The Power of Water

Here at stop number five, take a pause and look around. You may notice a small stream flowing in front of you, depending on the season. Many creeks flow down to the river, ranging from small, dry rivulets to broad streams that need a bridge to cross. This one in particular is intriguing. Look at it. What makes it so special?

What did you see? Maybe the strange pile of rocks near the confluence* of the stream and the Cathance River? Theis pile of orange-colored rocks is a great example of the power of water and how streams can erode and move large rocks over thousands of years. The rocks in this pile look like they came from similar larger rocks upstream. The distinctive orange-red color comes from iron-rich minerals present in the rock. Also important to note, only the larger pebbles and rocks remain, since smaller particles no doubt continued their journey down the river in fast-moving water.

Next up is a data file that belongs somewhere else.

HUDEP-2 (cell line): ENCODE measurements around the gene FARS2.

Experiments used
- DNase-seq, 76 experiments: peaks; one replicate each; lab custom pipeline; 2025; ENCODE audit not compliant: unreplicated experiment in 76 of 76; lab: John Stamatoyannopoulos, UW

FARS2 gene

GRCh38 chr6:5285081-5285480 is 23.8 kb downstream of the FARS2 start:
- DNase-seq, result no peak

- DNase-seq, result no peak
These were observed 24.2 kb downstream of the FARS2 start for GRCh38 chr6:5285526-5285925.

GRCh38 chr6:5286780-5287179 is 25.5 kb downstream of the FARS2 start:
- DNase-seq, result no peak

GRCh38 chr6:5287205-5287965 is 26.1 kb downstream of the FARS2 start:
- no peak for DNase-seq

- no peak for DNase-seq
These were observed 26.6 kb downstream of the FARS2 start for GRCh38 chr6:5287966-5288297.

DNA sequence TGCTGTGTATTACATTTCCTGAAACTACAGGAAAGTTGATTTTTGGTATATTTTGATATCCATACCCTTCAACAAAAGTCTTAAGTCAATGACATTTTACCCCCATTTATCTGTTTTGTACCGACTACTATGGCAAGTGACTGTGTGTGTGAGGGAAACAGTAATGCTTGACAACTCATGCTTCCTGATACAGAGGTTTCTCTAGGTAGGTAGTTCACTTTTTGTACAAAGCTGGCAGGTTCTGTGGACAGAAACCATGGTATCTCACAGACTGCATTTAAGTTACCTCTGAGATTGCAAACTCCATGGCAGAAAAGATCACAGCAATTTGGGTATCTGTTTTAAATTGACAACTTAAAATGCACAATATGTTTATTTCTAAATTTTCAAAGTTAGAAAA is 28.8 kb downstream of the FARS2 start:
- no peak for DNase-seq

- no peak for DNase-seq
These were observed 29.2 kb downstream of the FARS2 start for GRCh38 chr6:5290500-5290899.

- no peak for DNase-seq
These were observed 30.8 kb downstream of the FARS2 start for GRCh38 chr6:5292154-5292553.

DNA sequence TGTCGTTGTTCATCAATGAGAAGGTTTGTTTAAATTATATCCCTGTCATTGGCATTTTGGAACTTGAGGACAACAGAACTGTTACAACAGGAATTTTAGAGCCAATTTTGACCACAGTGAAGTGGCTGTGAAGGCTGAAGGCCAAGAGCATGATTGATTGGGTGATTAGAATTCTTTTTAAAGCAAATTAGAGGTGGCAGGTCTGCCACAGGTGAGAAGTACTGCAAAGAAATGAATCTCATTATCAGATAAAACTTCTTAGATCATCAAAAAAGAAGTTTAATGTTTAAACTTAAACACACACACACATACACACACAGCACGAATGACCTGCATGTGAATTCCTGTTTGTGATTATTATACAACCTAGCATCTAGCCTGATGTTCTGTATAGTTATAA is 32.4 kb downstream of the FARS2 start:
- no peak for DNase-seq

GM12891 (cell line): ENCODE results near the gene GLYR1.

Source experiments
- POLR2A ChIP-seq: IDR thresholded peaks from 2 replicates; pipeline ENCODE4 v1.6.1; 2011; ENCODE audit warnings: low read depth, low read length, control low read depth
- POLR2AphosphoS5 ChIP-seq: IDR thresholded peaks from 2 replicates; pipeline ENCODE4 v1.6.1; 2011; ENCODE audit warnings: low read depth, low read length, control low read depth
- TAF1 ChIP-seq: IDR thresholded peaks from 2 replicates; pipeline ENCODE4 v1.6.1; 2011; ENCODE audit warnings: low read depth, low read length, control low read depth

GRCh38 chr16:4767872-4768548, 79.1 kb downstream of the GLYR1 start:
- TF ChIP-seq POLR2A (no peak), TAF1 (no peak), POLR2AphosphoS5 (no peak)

You may see the power of flowing water in other places on the preserve, especially in and around the river. Keep an eye out for places where the river eroded large rocks to create an easier path!

 

*confluence: fancy word for the place where two rivers meet